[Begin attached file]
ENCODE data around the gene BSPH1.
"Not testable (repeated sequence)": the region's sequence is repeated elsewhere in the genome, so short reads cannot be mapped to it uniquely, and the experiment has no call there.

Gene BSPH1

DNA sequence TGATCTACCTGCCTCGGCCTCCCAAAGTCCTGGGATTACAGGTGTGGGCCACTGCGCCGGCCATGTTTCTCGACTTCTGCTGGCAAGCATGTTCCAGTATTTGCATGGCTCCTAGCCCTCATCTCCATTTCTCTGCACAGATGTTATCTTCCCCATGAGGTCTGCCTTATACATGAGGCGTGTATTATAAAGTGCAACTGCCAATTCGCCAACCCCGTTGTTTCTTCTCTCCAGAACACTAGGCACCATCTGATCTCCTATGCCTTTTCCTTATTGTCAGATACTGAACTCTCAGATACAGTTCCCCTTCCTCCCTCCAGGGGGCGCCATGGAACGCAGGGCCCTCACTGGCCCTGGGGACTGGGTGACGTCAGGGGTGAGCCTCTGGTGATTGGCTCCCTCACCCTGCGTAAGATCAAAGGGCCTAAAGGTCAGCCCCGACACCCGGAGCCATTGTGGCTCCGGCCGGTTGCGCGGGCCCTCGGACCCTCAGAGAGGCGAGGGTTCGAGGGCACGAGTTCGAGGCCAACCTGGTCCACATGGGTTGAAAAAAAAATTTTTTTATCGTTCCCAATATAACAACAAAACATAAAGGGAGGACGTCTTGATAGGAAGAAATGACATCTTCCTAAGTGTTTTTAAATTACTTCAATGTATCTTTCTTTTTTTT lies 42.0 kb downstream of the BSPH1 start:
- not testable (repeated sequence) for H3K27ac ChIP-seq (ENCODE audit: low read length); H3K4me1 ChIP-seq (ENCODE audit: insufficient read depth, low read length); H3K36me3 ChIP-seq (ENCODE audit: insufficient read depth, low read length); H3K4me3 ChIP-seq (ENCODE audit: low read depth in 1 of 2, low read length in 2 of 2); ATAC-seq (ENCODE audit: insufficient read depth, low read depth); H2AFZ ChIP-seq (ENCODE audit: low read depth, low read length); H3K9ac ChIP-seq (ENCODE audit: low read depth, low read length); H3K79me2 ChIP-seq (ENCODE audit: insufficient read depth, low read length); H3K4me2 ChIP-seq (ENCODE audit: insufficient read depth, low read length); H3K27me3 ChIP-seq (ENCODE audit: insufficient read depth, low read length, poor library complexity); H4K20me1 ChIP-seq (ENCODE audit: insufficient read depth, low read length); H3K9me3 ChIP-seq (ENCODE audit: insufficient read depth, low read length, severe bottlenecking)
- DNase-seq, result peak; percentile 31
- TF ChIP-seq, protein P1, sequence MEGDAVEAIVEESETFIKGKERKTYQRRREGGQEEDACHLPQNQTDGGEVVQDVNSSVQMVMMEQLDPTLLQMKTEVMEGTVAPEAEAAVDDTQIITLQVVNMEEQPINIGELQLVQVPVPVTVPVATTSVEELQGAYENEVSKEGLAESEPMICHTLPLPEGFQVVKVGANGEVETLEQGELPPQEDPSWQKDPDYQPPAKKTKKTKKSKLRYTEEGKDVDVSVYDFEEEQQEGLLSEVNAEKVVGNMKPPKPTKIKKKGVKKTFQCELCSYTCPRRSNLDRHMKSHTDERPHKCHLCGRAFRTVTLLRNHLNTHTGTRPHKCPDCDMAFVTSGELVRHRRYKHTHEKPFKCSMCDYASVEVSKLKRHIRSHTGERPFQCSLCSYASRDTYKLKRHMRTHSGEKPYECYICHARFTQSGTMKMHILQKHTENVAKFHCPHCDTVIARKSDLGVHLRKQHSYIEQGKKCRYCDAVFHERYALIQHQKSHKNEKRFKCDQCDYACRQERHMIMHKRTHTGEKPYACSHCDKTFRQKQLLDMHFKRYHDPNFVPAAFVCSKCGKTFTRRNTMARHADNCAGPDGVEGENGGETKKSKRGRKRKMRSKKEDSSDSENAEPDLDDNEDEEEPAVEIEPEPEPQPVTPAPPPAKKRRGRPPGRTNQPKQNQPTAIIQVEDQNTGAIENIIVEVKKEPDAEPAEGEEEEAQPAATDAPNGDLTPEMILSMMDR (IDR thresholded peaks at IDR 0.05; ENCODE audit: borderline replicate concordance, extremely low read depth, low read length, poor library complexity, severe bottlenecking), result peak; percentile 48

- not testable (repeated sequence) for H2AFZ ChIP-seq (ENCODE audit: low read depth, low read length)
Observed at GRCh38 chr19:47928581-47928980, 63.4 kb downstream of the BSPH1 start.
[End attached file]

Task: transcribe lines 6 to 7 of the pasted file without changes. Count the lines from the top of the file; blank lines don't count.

- DNase-seq, result peak; percentile 31
- TF ChIP-seq, protein P1, sequence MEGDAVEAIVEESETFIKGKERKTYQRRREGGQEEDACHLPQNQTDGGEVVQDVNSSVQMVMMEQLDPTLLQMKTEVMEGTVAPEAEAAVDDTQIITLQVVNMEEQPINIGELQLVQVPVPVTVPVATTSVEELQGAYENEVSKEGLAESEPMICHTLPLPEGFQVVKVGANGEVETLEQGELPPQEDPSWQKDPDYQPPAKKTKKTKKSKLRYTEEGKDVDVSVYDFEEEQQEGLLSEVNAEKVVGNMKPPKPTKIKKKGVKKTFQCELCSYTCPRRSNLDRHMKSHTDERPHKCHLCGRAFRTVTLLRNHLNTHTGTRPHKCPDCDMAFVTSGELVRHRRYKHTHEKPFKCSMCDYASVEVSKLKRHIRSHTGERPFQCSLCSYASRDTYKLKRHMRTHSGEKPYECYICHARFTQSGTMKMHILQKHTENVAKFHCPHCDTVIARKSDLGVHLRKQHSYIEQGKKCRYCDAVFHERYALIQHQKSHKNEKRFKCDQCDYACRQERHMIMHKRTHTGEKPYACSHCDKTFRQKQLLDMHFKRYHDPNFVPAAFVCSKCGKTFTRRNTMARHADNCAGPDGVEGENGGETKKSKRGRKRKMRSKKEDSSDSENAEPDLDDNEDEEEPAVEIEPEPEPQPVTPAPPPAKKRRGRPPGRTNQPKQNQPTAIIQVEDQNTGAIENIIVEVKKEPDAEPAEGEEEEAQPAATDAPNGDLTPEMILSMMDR (IDR thresholded peaks at IDR 0.05; ENCODE audit: borderline replicate concordance, extremely low read depth, low read length, poor library complexity, severe bottlenecking), result peak; percentile 48